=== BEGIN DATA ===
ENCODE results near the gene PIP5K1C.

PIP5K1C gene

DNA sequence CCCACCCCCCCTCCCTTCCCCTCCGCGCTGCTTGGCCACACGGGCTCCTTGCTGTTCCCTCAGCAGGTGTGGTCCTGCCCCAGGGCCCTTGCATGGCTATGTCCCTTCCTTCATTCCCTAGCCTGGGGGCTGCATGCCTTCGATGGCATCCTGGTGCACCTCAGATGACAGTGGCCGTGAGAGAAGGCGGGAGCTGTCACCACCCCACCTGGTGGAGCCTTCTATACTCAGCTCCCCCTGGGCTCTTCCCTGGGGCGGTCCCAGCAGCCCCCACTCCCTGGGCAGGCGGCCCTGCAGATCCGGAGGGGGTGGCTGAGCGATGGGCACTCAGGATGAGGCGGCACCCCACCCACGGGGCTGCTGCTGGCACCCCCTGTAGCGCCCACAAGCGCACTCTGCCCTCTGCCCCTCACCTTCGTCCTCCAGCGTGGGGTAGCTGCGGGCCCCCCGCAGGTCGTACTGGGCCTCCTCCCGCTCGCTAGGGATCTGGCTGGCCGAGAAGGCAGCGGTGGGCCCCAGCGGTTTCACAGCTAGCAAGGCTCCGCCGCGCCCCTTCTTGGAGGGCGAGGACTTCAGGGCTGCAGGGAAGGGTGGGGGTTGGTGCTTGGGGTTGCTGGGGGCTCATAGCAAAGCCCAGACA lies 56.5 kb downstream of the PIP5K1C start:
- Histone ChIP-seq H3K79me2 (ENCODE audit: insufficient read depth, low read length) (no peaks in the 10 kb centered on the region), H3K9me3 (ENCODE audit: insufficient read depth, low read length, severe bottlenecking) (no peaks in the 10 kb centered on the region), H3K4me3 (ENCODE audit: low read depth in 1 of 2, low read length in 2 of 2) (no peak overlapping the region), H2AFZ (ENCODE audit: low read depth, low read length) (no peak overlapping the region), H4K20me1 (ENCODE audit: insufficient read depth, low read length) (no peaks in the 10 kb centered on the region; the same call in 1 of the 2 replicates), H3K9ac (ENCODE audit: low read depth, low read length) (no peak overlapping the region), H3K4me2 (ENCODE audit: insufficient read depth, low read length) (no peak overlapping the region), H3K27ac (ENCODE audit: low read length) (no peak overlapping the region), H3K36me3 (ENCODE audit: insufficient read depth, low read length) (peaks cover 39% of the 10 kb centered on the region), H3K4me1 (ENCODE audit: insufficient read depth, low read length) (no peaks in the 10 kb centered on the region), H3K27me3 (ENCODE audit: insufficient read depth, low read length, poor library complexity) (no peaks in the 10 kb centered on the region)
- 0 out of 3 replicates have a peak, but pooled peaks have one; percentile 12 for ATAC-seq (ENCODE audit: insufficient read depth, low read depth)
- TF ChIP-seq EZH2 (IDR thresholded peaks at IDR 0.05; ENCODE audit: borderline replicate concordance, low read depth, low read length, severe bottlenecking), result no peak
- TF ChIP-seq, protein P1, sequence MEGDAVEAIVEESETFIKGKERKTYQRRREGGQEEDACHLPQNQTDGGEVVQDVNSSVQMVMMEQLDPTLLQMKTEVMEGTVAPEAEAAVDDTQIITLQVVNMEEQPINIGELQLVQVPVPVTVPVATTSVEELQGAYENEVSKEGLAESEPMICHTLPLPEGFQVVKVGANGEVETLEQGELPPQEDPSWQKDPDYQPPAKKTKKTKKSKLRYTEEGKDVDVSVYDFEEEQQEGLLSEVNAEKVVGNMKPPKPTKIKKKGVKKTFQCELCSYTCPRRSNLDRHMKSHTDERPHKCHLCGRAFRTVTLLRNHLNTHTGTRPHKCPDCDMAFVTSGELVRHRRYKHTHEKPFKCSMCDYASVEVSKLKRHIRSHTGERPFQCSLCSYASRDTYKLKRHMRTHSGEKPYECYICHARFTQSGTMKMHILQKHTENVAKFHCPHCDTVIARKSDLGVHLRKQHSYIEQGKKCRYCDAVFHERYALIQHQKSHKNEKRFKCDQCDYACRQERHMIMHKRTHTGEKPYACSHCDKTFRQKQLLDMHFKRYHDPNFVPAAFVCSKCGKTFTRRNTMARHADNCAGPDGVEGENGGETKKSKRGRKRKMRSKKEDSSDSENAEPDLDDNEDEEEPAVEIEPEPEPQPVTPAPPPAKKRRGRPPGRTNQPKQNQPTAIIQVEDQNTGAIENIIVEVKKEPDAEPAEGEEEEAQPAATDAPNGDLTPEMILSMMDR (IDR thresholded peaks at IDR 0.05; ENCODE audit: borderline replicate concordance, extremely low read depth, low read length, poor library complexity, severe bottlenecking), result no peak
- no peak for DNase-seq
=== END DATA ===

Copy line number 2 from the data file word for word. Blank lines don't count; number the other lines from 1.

PIP5K1C gene